Job Description for Managing Director
Managing directors are the most senior corporate executives at a company. They are responsible for executing the overall vision and strategic plan of the company. Each and every employee of the company is eventually answerable to the managing director and the managing director, in turn, is responsible to the board of directors and the shareholders.
The managing director oversees all daily activities of the company as well as the planning of strategic ventures, acquisitions, major capital expenditures, top hiring decisions, ensuring governance and compliance, and is ultimately responsible for every major decision affecting the company. Please note that the terminology sometimes differs from one country to another and the title of managing director might mean something different in a different country. For a brief explanation of the terminology please follow the linked article <link to article on qualifications>.
Managing Director responsibilities
The main responsibilities of managing directors may be summarised as follows:
First and foremost, the managing director is responsible for charting out the overall goals of the company. This is done by defining the vision, mission, and goals of the organisation. These goals obviously have to be in line with the expectation of the board and shareholders.
The managing director also has to advise the chairman and other board members about major events and statistics about the company. This is actually a legally mandatory requirement as the board has to be aware of what is happening in the company so that they can protect shareholders interests as well as perform their governance duties.
Managing directors, in partnership with other management executives, prepare and implement business plans to achieve specific aims of the organisation. This can include things like launching a new product, entering a new market, expanding into new territory, strategic acquisitions, opening a new manufacturing plant, acquiring key business strategic assets and so on.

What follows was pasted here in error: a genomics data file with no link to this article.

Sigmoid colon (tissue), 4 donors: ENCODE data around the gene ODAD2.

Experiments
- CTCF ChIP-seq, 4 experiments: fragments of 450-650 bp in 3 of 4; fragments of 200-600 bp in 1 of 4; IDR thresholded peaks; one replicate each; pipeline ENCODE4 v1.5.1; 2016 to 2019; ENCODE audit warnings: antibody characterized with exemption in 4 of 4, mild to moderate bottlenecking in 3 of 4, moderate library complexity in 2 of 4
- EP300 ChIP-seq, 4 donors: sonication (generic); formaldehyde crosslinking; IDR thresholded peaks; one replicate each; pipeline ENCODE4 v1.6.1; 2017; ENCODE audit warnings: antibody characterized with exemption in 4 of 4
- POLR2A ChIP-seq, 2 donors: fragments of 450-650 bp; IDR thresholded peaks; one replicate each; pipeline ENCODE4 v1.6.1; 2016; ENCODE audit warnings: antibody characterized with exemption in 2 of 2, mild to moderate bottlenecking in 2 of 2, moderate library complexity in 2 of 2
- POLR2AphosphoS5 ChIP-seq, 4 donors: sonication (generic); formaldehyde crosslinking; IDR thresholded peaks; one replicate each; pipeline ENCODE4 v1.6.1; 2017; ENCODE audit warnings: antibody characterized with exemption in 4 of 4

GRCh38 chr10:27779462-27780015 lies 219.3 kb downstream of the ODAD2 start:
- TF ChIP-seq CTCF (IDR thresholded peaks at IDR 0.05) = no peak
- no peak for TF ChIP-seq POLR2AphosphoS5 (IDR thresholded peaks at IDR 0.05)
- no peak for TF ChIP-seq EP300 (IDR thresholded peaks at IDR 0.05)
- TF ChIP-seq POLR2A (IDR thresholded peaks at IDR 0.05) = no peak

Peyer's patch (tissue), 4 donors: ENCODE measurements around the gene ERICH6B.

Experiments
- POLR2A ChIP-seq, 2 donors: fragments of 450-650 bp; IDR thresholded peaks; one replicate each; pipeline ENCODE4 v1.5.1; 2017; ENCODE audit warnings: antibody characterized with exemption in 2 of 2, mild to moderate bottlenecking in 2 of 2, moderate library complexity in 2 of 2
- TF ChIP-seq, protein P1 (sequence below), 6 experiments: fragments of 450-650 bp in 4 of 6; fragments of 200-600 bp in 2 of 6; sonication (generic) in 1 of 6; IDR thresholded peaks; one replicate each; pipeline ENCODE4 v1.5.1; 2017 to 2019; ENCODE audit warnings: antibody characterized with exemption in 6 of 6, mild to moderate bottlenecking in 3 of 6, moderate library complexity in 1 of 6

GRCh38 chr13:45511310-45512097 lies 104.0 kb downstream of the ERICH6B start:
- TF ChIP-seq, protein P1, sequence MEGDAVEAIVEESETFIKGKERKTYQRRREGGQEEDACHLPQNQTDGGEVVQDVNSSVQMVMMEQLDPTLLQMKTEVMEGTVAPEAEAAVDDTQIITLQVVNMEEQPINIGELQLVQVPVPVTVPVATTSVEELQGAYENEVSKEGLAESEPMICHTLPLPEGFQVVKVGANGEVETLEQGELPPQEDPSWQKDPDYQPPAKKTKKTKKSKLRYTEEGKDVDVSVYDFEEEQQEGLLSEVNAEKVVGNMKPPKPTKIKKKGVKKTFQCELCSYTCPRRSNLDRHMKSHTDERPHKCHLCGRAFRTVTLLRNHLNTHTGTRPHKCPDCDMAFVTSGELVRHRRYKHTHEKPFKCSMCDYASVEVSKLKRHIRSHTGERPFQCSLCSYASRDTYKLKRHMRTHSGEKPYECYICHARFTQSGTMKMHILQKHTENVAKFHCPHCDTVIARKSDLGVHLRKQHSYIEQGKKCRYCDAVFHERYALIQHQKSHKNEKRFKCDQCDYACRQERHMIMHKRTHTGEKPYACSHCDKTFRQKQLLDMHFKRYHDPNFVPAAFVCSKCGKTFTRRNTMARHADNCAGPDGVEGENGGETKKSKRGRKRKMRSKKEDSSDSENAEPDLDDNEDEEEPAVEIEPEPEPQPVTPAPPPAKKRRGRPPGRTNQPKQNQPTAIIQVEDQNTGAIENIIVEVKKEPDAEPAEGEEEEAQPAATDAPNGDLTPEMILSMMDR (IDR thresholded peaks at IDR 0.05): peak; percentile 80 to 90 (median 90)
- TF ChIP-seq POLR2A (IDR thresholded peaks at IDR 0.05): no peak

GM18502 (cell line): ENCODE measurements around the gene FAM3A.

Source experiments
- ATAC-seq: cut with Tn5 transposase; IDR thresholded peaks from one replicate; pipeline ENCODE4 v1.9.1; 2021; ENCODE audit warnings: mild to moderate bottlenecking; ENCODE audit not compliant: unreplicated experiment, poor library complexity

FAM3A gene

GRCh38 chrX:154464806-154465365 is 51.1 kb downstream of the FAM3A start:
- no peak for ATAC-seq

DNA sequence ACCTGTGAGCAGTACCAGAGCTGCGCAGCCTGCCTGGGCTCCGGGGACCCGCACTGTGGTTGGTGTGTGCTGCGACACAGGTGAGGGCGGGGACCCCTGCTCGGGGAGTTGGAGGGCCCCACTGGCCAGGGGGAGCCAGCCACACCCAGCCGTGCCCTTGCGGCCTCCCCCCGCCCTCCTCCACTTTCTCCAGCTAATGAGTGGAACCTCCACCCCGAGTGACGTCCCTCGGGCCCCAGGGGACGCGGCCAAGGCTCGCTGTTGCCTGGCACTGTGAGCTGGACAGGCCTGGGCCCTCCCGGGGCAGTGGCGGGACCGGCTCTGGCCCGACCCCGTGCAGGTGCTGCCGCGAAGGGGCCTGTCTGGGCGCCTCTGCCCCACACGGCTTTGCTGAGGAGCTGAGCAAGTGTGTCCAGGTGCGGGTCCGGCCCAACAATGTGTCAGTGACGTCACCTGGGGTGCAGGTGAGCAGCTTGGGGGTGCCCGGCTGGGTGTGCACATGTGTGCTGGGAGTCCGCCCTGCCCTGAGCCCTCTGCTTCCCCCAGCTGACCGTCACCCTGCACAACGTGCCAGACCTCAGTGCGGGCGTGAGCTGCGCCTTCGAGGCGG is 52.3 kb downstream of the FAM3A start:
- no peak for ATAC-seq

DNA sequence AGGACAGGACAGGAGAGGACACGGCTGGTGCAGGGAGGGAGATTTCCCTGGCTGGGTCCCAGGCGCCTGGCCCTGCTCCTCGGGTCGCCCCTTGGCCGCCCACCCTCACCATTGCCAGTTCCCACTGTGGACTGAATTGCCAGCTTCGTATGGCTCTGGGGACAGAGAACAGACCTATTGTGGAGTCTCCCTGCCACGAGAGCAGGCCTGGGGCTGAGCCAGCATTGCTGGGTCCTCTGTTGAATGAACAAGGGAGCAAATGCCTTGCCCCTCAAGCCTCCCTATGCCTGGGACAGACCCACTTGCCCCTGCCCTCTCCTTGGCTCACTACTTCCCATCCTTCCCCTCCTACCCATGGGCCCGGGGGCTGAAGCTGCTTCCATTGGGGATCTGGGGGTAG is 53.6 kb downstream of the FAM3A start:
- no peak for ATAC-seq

The preparation of company policies and legal guidelines is also the ultimate responsibility of the managing director. In addition to preparing these policies, the managing director is also ultimately responsible for ensuring that these guidelines are actually followed. The managing director is obviously assisted by many other executives who are experienced in these things, but the ultimate strategic responsibility falls to the managing director.
Investor/ key stakeholder management is another key responsibility of the managing director. The managing director has to communicate with shareholders and their appointed directors and keep them informed of how the businesses running. In addition to shareholders, other key stakeholders like major business partners, major creditors, bondholders, regulators, etc. also have a right to be informed about the business by the managing director.
The managing director is also ultimately responsible for the cash position of the company. The finance department and CFO obviously assist with the management of money and capital resources, but the buck ultimately stops with the managing director.
The decisions about hiring key management personnel are also taken by the managing director. The overall HR policies are also determined by the MD, in consultation with other executives and the head of HR.
Lastly, the most important job of a managing director is to provide leadership and vision to the company. The managing director has to ensure that the business is a good corporate citizen, that stakeholder interests are being protected, that the employees are happy and well looked after and that the business is healthy, strong and prepared to face the future. These are the things that distinguish an average managing director from a great one.
The daily routine of a Managing Director
Managing directors spend the vast majority of their time interacting with other company employees or external stakeholders. This includes meetings to discuss business plans or day-to-day business operations, updating stakeholders about various issues regarding the business and providing guidance to other executives and departments.
The time that executives spend communicating increases with seniority and at the managing director level, communication takes up almost all of the time. Managing directors are usually assisted by a personal staff which helps them to manage their busy schedules and plan their routines.
Learn more about what a Managing Director earns and how to become one by following the below links:
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